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Mother Cypress speaks:
“Hello, my little sparrows. Come here, come here, that I may tell you a tale. So then, what story shall it be tonight? Would you hear the famous tale of Ryoji and Soryu, two young lovers of An-Teng, and how they were separated by the war between their families? Would you learn of how these two lovers took their own lives, so that they could be together in the Underworld; and of how they learned that the freedom of death is a lie? Or would you hear more of the tale of the Sun’s bright children, and the turning of the Age?
“Then gather round, my children, and spread ears like elephants; and I shall tell you more of the tale of the Sun’s bright children, and their adventures in the lands of the East.”

In the Iron Tower, the egret-Lunar stalked toward the fallen Aekino. As an alarmed Li of Orchid burst into the room, followed by Thundercloud Star and the rest of the guard contingent, the Lunar grabbed Aekino by the collar, shook him and dragged him to his feet. As the others looked on, unwilling to act lest they further endanger their comrade, the ancient Lunar thrust Aekino away, then stood there and harangued him with accusations of callousness and infidelity. The young Dynast stood there and took it, struggling beneath a double assault of hateful words and emotion-laden visions of a former life, until the Lunar turned in disgust and started to walk away. Then Aekino begged him to stay. But the bird-man would have none of it; changing back into a white egret, he flew out through the window and into the night.

As Aekino stood at the window and wept, Martin ordered the guards out of the room, then confronted his cousin regarding what he had seen and demanded answers. When it became clear that Martin would not accept hedging nor postponement of the discussion, Aekino revealed the truth: that he was Anathema, one of those children of the Sun whose terrible power gripped the world in ancient days. He refused to speak on behalf of his fellows, an omission which rang of an admission.

Martin informed his cousin that, for all that he had been raised by his father in the ways of the Immaculate Philosophy, that he was no tool of the Immaculate Order. He could come to his own conclusions regarding the Anathema. But he would make no decisions at that moment; he needed time to think, and would thus take a long walk to consider what he had learned. At that moment, Li caught her comrade’s eye, her glance freighted with meaning. Could they, she asked without words, release this man and chance his revealing their secret to all? But Aekino shook his head: he would not have his cousin slain, no matter the risk. So Martin went out for his walk, leaving Li and Aekino alone to speak about what had transpired, with Aekino seeking consolation of his sister-comrade.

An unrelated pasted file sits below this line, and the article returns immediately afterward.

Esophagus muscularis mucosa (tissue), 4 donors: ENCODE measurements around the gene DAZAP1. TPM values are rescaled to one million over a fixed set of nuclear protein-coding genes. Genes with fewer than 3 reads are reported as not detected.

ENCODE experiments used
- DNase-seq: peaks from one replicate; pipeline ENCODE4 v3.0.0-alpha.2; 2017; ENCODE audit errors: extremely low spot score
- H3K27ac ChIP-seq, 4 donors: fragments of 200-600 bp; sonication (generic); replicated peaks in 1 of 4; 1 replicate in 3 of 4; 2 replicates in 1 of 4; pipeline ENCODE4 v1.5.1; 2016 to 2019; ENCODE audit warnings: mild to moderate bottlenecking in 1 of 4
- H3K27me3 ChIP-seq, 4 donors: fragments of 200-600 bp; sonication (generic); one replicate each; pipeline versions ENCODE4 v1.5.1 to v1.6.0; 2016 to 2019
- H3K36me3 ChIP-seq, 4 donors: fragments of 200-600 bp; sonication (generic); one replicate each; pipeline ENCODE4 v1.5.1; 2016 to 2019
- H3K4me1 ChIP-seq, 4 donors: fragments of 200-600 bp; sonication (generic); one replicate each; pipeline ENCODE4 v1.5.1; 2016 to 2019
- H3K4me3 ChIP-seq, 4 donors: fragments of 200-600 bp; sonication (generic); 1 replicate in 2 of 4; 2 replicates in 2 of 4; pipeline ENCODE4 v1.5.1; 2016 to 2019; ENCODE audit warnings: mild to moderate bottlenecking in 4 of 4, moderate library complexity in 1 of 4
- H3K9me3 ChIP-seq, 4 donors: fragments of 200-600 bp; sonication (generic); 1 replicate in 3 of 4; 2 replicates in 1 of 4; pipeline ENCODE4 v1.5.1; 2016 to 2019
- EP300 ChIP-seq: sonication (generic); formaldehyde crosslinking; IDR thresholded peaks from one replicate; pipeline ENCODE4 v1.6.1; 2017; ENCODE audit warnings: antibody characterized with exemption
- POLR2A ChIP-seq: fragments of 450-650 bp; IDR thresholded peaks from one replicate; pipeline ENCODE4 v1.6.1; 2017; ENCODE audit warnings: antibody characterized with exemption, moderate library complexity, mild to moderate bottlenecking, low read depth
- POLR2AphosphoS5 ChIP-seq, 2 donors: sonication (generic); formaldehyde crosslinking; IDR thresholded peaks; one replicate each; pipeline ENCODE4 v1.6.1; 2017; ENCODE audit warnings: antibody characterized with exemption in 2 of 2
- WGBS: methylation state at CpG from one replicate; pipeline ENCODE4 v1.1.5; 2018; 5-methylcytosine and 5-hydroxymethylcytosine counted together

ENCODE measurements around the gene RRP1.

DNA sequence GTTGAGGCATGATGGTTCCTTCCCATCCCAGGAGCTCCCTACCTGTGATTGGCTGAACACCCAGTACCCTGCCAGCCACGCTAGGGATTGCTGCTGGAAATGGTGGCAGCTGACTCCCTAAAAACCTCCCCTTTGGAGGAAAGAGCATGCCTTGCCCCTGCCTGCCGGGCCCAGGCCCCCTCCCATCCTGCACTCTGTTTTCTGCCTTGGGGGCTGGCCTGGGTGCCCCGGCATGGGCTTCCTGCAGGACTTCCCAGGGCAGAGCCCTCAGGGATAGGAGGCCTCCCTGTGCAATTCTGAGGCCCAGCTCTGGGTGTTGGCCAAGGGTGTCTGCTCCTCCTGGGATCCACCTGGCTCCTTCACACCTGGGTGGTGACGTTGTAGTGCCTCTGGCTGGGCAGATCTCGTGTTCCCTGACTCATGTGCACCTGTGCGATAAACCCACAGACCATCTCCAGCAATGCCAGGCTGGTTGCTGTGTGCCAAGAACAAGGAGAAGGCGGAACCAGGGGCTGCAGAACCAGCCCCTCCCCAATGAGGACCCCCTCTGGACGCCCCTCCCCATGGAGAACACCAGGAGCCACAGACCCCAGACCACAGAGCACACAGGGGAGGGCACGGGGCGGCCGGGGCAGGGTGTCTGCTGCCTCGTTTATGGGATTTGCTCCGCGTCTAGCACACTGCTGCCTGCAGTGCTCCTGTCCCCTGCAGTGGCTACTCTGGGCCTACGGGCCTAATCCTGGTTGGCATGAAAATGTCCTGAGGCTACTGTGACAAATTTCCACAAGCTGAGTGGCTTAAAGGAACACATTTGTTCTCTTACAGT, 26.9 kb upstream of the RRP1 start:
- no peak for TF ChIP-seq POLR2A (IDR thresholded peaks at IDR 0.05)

The next morning, as the sky cleared a bit and the new day grew warmer, Thorwald and Zera squashed their way through the forest muck. They remained alert despite their occasional banter; Zera’s shoulder still pained him from the arrow wound he’d received the previous day from the deathknight Forty-Four Devil Blossoms, while his comrade Thorwald limped along despite wounds gathered from deathknight, zombies and spiky demons in many recent battles.

In the midst of their speech, Zera raised his bow and nocked an arrow of pale Essence, for his keen eyes and ears had picked out an untoward movement from above. There, amidst circling rations, a ghostly shape of mist and blue light descended. Thorwald looked up and saw it too. He raised a hand to halt his brother, for he had met this being before, this phantom figure that descended into the clearing and knelt before him. This was the wind-spirit Fourth Breeze, who had approached him upon the balcony of the guest suite in the Tower of Winds, claiming to have served him in another life.

While the spirit came to warn of the incipient return of the deathknight that stalked our heroes, Thorwald had little interest in heeding anything it had to say, and only Zera’s words forced him to acknowledge the spirit’s potential value. It observed that, while few of Thorwald’s former spirit followers still clung to their old allegiance, the dragon-lord of its spirit court would surely provide aid… for a price, though that price remained unstated. Likewise, Fourth Breeze would aid Thorwald directly, should he only give the word.